Greek Prime Minister Alexis Tsipras has found a precious commodity he hopes can help him and the nation turn a corner after years of crisis and austerity — time.
Since taking power in early 2015, he has spent most of his days and nights in firefighting mode, battling Greece’s creditors to renegotiate the harsh terms of a series of bailout deals.
Now, though, Tsipras and his ministers have more time at last to function like the government of a normal country, pinning their hopes for recovery from a long depression on more investment and jobs, after negotiating a ceasefire with the European Union and International Monetary Fund in June.
Despite scepticism among voters, investors and Greece’s lenders, Tsipras is trying hard to position himself as a post-crisis leader who can steer the country out of the bailout programme next year in time for elections due in 2019.
The 43-year-old leftist acknowledged this week that the crisis was not over, but expressed optimism about the rest of his term. “In a year from now … we will have left the bailout behind and we will have one more year, the most creative of our term, to materialise our plan for a ‘new’ Greece,” he said.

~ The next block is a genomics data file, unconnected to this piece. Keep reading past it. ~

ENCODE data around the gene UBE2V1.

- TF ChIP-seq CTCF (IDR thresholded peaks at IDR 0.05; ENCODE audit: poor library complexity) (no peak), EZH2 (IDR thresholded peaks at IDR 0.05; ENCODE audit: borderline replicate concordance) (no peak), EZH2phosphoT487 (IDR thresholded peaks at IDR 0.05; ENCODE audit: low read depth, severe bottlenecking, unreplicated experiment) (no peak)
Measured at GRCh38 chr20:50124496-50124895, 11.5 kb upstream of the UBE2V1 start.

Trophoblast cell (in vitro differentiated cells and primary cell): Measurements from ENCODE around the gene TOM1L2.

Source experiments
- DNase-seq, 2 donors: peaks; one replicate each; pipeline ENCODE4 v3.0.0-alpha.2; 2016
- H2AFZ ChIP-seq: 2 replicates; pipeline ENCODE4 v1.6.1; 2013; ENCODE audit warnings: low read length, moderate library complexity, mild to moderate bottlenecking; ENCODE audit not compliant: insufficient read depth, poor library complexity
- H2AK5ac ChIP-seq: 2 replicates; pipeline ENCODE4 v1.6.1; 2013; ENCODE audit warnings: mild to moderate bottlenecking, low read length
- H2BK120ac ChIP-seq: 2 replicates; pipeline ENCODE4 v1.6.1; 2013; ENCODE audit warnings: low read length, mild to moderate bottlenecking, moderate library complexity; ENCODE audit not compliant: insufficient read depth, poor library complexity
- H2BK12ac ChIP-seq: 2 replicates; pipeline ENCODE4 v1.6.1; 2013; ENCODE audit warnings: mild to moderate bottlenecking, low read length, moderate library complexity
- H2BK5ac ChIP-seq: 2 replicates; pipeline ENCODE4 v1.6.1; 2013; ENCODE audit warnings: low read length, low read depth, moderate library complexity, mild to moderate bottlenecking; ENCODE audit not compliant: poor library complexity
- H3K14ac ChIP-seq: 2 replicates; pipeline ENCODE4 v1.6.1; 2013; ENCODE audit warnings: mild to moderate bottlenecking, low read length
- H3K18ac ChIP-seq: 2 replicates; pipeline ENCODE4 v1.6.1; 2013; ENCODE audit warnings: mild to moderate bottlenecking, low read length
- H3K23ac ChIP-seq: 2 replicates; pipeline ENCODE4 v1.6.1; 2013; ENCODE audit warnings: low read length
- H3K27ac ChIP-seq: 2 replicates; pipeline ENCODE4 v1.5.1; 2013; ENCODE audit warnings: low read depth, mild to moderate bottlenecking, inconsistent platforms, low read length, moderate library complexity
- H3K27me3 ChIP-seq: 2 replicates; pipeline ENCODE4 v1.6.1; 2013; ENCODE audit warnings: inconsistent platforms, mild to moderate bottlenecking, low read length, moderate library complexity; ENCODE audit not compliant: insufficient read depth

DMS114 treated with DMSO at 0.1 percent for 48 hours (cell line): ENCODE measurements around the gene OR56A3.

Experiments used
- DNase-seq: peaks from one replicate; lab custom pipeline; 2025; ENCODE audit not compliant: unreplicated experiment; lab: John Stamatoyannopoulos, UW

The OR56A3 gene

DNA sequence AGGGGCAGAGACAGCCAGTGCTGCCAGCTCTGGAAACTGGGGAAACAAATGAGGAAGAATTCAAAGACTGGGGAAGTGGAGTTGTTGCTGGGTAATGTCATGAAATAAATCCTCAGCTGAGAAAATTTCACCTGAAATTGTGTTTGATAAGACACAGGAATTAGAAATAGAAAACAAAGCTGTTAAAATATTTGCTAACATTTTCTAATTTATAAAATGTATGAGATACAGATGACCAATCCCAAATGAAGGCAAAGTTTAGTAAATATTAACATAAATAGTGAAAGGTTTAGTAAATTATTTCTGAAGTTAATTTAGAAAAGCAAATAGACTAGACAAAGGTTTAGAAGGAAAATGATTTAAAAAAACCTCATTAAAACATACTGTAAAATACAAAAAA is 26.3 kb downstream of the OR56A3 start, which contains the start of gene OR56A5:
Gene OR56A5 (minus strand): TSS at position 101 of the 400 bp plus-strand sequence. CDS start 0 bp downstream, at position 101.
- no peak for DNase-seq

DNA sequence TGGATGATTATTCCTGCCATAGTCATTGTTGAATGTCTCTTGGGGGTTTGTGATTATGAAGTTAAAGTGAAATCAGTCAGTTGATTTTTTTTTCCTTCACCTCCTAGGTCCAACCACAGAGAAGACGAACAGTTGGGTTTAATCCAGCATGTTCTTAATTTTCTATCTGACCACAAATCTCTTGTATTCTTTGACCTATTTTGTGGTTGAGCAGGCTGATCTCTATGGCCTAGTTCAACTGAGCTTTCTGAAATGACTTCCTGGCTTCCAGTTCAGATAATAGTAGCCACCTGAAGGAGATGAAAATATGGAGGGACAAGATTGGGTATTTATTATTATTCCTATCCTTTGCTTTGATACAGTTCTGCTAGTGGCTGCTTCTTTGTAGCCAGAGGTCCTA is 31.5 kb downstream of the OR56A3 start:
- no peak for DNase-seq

Still, two final rounds of negotiations remain before the current bailout deal ends in August 2018. Many Greeks, worn down by austerity policies including pension cuts and tax increases dictated by the creditors, have yet to be convinced. Tsipras’s Syriza party is trailing in the opinion polls.
Nevertheless, Tsipras has been using a calm that Greece has rarely enjoyed since 2015, when he was first elected on promises to end austerity, to push through reforms other than those prescribed by the lenders and to schmooze with investors.
Foreign direct investment hit a seven-year high in 2016, while Greek bonds and stocks have rallied 12 and 18 percent respectively so far this year. The IMF and the EU forecast the economy will grow by more than two percent both this year and next after the depression wiped a quarter off Greek GDP.
For all his pre-election pledges to scrap the bailout, Tsipras has ended up imposing more belt-tightening.